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Invitation to New Permanent Exhibitions in the City Gallery of Bratislava

Anton Jasusch: Country with Trees, 1913 - 1914 - The City Gallery of Bratislava

Two new permanent exhibitions enriched The City Gallery of Bratislava in March 2008.

Exhibitions named Central European Painting and Sculpture 1800-1918 and Stories and Phenomena - Slovak Fine Art of the 20th Century - present general view of fine art from 19th till 20th century in our region, especially in Bratislava. Following text is a speech of currators, Mrs. Zelmira Grajciarova and Mrs. Zsofia Kiss-Szeman.

Viktor Tilgner: The Bust of Lady Wagner, Late 19th Century - The City Gallery of Bratislava

Central European Painting and Sculpture 1800-1918

This permanent exhibition shows the development of art production in the region of Central Europe, with the emphasis put on the area of Bratislava, from the early 1800s to 1918, as it has been preserved in GMB collections. The exhibition is based on the works of significant artists of that period. The quality is being guaranteed by the names of artists working in Bratislava, such as Gottlieb Rähmel, Friedrich J. Lieder, Ferdinand von Lütgendorff, Friedrich Amerling, Carl Marko, Giacomo Marastoni, Kornel Spányik, or sculptors Viktor Tilgner, Ján Fadrusz, Alojz Rigele, Robert Kühmayer and Jozef Murmann.

Permanent exhibition also includes works by Ladislav Mednyánszky, Ferdinand Katona, Dominik Skutecký and Anton Jasusch.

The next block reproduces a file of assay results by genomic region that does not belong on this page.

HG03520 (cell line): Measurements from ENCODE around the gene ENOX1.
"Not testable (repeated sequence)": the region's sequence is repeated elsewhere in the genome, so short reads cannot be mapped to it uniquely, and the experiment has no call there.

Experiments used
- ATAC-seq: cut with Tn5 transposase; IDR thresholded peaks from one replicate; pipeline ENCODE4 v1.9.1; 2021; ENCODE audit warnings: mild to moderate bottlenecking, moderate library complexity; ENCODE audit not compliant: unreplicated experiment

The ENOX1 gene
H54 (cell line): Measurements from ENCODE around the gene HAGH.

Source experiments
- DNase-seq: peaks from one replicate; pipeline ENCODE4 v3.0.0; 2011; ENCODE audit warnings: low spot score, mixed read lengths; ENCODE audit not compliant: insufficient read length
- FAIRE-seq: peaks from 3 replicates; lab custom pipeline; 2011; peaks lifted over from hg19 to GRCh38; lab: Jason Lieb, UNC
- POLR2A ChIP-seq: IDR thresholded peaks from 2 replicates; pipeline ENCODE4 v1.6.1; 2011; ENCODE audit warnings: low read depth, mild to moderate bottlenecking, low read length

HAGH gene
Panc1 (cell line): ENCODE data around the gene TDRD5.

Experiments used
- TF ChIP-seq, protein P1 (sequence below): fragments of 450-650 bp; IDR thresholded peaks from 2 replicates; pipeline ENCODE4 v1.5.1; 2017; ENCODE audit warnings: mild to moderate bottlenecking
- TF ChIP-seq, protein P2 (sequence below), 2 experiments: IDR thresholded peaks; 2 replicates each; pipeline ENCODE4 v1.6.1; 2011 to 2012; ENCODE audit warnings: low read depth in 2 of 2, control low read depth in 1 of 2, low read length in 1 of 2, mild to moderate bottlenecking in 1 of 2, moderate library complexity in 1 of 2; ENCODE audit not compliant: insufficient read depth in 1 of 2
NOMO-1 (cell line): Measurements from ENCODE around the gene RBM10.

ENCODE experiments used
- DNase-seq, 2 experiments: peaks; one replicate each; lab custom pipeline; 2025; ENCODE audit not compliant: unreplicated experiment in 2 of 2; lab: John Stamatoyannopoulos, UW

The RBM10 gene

Art life in Bratislava was characterised by the interconnection with the art of near Vienna. Bratislava wanted for art patrons, galleries and in particular art academy, except for a short period of the existence of private art schools of G. Marastoni and F. von Lütgendorff. Therefore the Slovak artists had to study art abroad. Though the first museum in Bratislava was established in 1868, the first art society, namely Bratislava Art Society (Pressburger Kunstverein, Pozsonyi Képzőművészeti Egyesület), which significantly influenced the flowering of art activities in Bratislava, was created not until 1885.

In terms of individual styles one can notice the shift from Classicism through Biedermeier and Romanticism to the tendencies of Realism, Luminism (at the turn of the 19th and 20th centuries) and classical modernism. In terms of subjects, the interest moved from sacral subjects, typical of the previous century, to a portrait, landscape painting, still life and genre. This situation was also conditioned by the change of persons making the orders for the aristocracy and the church have been replaced with a new class – burghers.

Alex Mlynarčík: Villa of Mystery, 1966 - 1967 - The City Gallery of Bratislava

Stories and Phenomena. Slovak Fine Art of the 20th Century.

I. Stories of Slovak Modernism. Slovak fine art 1918-1948